Despite all manner of carping by the Religious Right, newly elected U.S. Rep. Keith Ellison (D-Minn.) was sworn in yesterday on a Quran – one that was once owned by no less a figure than Thomas Jefferson.

The swearing-in of Ellison, the first Muslim elected to Congress, should have been a routine matter. But right-wing pundits and Religious Right groups chose to make a huge fuss over it. Last month, radio talk-show host Dennis Prager wrote a column insisting that Ellison should take the oath of office on the Bible. The piece was reprinted on many far-right Web sites and led U.S. Rep. Virgil H. Goode Jr. (R-Va.) to issue an e-mail to constituents criticizing Ellison.

Ellison's defenders pointed out that nothing in the U.S. Constitution requires members of Congress to take the oath of office on a holy book of any sort and noted that Article VI specifically forbids religious tests for public office. In the official swearing-in for all members of Congress, no religious texts of any sort are used.

In the ceremonial photo ops undertaken later, representatives may use any religious text they choose – or none at all. During the debate over Ellison's plan, it came to light that previous members have taken the oath on Jewish scriptures and other religious texts.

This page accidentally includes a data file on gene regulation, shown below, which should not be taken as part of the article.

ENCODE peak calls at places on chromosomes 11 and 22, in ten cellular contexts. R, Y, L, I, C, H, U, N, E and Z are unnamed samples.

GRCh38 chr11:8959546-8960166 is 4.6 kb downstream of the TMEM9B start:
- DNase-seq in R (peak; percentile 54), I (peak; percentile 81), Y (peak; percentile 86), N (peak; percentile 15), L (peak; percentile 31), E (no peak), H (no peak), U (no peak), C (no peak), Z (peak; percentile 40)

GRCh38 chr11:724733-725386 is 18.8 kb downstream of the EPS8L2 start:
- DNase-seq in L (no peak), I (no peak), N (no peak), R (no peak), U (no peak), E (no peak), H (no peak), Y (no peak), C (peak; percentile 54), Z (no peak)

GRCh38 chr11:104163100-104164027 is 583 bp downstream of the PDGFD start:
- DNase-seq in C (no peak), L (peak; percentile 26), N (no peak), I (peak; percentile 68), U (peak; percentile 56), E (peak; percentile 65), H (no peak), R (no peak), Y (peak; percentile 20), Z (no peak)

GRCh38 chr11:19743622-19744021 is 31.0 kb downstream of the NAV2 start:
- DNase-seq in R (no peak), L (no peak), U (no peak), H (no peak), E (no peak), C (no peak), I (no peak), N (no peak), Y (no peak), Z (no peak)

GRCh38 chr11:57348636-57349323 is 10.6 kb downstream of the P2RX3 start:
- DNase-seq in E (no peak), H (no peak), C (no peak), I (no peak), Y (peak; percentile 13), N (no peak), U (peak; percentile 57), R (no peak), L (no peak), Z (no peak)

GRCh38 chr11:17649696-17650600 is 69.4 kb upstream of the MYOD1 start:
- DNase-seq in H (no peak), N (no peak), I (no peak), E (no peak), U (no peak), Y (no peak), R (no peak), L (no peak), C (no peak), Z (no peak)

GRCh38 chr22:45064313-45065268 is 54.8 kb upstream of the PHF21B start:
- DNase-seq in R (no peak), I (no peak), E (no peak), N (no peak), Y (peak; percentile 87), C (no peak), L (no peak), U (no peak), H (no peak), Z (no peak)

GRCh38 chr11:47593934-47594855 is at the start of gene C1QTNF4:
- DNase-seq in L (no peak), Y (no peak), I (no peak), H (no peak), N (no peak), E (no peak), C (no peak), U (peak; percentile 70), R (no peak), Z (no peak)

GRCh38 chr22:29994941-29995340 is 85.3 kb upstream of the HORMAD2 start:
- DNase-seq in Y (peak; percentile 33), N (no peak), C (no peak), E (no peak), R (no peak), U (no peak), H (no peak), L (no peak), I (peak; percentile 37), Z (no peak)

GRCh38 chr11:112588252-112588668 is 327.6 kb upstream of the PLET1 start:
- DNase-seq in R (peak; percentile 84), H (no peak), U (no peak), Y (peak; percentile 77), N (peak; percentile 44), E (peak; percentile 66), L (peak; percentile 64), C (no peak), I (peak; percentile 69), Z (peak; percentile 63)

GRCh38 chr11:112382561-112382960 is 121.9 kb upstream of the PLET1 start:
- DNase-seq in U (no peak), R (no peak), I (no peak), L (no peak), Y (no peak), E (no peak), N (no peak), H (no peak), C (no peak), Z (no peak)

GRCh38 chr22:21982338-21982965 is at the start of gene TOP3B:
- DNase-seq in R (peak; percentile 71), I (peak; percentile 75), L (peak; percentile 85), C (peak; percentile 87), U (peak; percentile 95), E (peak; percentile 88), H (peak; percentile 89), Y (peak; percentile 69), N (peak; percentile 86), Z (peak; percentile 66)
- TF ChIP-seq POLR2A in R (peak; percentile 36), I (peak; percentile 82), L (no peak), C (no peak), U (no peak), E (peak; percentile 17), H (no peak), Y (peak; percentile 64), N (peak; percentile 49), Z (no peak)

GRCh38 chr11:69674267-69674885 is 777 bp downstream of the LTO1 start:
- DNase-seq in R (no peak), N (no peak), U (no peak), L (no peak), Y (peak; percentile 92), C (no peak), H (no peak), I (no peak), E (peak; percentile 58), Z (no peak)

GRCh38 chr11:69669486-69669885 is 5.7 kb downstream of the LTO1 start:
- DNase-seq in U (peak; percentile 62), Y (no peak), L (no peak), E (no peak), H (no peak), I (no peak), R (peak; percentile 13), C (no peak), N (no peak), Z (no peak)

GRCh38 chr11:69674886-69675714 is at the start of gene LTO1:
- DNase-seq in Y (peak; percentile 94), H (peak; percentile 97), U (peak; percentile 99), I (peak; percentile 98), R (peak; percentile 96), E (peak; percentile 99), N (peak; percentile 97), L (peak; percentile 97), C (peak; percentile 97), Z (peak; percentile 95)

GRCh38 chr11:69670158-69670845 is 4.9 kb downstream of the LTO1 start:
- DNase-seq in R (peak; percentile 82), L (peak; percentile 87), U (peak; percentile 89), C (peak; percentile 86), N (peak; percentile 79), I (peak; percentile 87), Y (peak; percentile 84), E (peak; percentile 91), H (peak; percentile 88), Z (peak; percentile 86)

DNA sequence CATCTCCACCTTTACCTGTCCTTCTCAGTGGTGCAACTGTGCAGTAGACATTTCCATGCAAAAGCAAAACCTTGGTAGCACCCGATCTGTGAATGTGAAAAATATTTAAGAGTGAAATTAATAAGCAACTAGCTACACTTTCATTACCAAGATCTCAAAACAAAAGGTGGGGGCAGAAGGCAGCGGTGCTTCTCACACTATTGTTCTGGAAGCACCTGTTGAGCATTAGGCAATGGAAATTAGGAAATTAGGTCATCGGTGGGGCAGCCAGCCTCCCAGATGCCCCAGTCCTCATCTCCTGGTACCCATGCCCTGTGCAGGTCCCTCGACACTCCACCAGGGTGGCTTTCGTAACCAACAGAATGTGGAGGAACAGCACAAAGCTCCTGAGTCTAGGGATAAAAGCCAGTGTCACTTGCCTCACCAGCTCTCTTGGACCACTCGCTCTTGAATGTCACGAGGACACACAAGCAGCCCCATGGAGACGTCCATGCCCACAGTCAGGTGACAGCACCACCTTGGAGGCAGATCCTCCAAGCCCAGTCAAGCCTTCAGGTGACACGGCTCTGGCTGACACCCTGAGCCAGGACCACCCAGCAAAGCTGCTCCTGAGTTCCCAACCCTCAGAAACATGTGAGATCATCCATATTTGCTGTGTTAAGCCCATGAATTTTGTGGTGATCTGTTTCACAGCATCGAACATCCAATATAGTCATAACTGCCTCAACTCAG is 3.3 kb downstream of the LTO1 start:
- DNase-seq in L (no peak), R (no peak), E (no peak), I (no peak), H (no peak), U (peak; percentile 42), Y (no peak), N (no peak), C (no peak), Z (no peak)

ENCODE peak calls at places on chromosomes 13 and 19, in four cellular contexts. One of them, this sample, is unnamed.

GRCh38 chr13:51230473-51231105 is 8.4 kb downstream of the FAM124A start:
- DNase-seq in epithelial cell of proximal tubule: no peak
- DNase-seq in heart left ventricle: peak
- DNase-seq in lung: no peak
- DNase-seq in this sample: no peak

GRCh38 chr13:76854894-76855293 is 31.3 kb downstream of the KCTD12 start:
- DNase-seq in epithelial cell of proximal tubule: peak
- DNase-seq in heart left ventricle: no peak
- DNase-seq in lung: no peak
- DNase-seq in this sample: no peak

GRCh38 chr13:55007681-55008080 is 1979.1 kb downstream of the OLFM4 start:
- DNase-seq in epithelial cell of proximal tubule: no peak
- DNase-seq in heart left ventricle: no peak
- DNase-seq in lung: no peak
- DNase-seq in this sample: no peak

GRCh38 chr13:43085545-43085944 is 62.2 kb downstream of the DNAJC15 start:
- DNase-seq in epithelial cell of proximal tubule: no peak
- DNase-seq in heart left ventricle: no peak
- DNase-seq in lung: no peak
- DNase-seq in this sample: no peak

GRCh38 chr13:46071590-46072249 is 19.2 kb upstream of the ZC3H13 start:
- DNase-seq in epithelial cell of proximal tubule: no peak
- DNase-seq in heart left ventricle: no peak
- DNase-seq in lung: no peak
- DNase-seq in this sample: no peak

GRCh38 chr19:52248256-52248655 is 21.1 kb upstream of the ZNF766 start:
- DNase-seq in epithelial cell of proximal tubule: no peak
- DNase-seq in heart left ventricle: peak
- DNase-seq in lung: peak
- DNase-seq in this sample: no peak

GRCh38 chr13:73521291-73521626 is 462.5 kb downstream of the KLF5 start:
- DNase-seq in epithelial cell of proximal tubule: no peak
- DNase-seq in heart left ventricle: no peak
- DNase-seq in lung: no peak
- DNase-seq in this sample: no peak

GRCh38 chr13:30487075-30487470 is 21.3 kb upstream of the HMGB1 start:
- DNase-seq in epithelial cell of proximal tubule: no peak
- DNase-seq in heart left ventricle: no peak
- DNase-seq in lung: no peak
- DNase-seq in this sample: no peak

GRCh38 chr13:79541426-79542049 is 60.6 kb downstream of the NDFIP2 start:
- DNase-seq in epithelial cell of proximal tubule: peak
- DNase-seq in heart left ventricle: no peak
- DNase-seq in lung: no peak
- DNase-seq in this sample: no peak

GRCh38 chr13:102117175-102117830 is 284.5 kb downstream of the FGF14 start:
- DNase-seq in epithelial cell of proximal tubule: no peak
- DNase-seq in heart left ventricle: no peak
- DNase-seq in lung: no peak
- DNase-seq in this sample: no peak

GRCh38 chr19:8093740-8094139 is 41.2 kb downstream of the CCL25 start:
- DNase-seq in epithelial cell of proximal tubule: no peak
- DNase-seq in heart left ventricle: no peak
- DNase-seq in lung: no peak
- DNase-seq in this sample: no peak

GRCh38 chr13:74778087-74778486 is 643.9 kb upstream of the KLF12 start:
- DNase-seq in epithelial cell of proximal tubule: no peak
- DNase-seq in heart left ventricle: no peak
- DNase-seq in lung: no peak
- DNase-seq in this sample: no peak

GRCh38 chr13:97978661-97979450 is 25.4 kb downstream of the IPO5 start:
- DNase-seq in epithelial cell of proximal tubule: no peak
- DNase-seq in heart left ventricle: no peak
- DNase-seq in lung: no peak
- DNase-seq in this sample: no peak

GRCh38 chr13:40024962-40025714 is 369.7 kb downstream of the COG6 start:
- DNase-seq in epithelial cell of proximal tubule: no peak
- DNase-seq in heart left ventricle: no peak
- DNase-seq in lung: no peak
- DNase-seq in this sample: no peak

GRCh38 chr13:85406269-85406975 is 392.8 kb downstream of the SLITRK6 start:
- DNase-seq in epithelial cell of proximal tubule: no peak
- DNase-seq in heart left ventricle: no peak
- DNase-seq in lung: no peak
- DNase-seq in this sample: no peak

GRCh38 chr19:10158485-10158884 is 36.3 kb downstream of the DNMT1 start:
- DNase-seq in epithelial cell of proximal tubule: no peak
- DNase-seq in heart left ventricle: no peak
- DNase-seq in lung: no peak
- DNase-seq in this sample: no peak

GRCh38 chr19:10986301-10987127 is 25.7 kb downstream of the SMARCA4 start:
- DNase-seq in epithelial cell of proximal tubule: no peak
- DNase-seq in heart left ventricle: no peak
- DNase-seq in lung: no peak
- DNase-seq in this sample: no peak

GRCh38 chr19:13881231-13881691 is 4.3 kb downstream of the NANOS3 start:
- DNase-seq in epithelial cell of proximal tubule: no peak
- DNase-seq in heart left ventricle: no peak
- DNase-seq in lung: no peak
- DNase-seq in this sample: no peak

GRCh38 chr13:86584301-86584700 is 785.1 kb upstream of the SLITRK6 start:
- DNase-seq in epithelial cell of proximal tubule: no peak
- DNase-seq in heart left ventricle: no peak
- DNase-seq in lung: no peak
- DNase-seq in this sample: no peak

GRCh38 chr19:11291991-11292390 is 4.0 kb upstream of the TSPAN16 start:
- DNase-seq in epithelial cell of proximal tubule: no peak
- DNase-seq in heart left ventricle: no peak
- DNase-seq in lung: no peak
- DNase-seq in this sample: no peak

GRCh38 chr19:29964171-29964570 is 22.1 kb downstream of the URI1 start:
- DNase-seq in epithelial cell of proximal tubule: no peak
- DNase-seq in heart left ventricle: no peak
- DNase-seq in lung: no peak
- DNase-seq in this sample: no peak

Ellison neatly turned the tables on his critics by arranging to swear on a Quran once owned by Jefferson. The version is an English translation published in the 1750s and is now held by the Library of Congress.

"He wanted to use a Quran that was special," Mark Dimunation, chief of the rare book and special collections division at the Library of Congress, told The Washington Post. Dimunation grew up in the part of Minnesota Ellison represents and arranged for the loan of the book.

"The very foundation of our nation, the authors of our Constitution impressed, is religious freedom, and the use of Jefferson's Quran shows that the founders not only knew of the Quran but also used it," Ellison said during his swearing-in ceremony.

Ellison also took time to find Goode on the floor of the House and introduce himself. A video of the two speaking was shown on C-SPAN, but no audio was available. We can only hope that Ellison will help Goode understand the importance of religious liberty.

What would Jefferson think about all of this? We can't help but believe that he would be pleased to see this example of religious diversity in America. When his pioneering "Act for Establishing Religious Freedom" was debated in Virginia, efforts were made to introduce Christian language into the measure. These failed, and Jefferson rejoiced.

Some years later, Jefferson wrote, "The insertion was rejected by a great majority, in proof that they meant to comprehend, within the mantle of its protection, the Jew and the Gentile, the Christian and Mahometan, the Hindoo, and infidel of every denomination."

Ironically, Goode represents the area of Virginia where Jefferson lived. He could use a history lesson from the old master himself.